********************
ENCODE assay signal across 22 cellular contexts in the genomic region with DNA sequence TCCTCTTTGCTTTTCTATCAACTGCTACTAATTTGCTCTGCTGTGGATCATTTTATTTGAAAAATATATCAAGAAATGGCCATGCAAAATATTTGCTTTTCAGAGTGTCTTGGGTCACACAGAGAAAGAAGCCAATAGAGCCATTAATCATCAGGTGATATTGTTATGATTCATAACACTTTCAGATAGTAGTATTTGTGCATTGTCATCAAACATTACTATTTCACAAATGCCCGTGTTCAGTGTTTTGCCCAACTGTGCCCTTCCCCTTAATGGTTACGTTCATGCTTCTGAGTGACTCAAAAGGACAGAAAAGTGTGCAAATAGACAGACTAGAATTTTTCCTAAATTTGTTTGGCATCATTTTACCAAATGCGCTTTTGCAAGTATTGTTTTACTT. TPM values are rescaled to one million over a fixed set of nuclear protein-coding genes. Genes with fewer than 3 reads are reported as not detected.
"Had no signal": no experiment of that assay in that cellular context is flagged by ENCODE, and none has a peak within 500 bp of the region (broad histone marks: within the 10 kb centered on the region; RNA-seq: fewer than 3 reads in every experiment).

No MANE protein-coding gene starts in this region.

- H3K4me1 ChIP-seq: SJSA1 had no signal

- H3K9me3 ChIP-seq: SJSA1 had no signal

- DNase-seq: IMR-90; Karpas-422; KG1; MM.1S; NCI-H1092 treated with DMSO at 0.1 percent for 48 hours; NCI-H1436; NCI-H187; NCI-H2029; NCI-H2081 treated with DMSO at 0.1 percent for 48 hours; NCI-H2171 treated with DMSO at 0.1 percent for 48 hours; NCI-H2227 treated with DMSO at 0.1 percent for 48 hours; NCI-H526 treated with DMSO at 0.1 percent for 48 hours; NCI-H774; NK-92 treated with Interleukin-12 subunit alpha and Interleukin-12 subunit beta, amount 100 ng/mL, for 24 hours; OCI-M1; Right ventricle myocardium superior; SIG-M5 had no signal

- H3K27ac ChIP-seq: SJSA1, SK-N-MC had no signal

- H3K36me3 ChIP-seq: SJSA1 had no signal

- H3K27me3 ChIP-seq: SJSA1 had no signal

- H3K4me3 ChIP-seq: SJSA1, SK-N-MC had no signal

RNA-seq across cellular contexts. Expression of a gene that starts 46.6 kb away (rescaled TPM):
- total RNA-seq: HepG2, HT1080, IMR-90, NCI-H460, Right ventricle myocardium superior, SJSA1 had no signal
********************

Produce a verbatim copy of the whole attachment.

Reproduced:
ENCODE assay signal across 22 cellular contexts in the genomic region with DNA sequence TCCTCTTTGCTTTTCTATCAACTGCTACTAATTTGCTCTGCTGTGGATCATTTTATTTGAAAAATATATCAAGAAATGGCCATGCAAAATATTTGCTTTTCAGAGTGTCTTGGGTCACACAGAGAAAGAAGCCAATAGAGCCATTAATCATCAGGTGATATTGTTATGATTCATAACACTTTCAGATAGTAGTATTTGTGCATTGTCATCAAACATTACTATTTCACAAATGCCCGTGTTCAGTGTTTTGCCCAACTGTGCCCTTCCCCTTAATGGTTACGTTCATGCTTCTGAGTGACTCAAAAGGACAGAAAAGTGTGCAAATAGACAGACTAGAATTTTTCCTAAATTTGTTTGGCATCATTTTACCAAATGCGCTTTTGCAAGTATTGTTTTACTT. TPM values are rescaled to one million over a fixed set of nuclear protein-coding genes. Genes with fewer than 3 reads are reported as not detected.
"Had no signal": no experiment of that assay in that cellular context is flagged by ENCODE, and none has a peak within 500 bp of the region (broad histone marks: within the 10 kb centered on the region; RNA-seq: fewer than 3 reads in every experiment).

No MANE protein-coding gene starts in this region.

- H3K4me1 ChIP-seq: SJSA1 had no signal

- H3K9me3 ChIP-seq: SJSA1 had no signal

- DNase-seq: IMR-90; Karpas-422; KG1; MM.1S; NCI-H1092 treated with DMSO at 0.1 percent for 48 hours; NCI-H1436; NCI-H187; NCI-H2029; NCI-H2081 treated with DMSO at 0.1 percent for 48 hours; NCI-H2171 treated with DMSO at 0.1 percent for 48 hours; NCI-H2227 treated with DMSO at 0.1 percent for 48 hours; NCI-H526 treated with DMSO at 0.1 percent for 48 hours; NCI-H774; NK-92 treated with Interleukin-12 subunit alpha and Interleukin-12 subunit beta, amount 100 ng/mL, for 24 hours; OCI-M1; Right ventricle myocardium superior; SIG-M5 had no signal

- H3K27ac ChIP-seq: SJSA1, SK-N-MC had no signal

- H3K36me3 ChIP-seq: SJSA1 had no signal

- H3K27me3 ChIP-seq: SJSA1 had no signal

- H3K4me3 ChIP-seq: SJSA1, SK-N-MC had no signal

RNA-seq across cellular contexts. Expression of a gene that starts 46.6 kb away (rescaled TPM):
- total RNA-seq: HepG2, HT1080, IMR-90, NCI-H460, Right ventricle myocardium superior, SJSA1 had no signal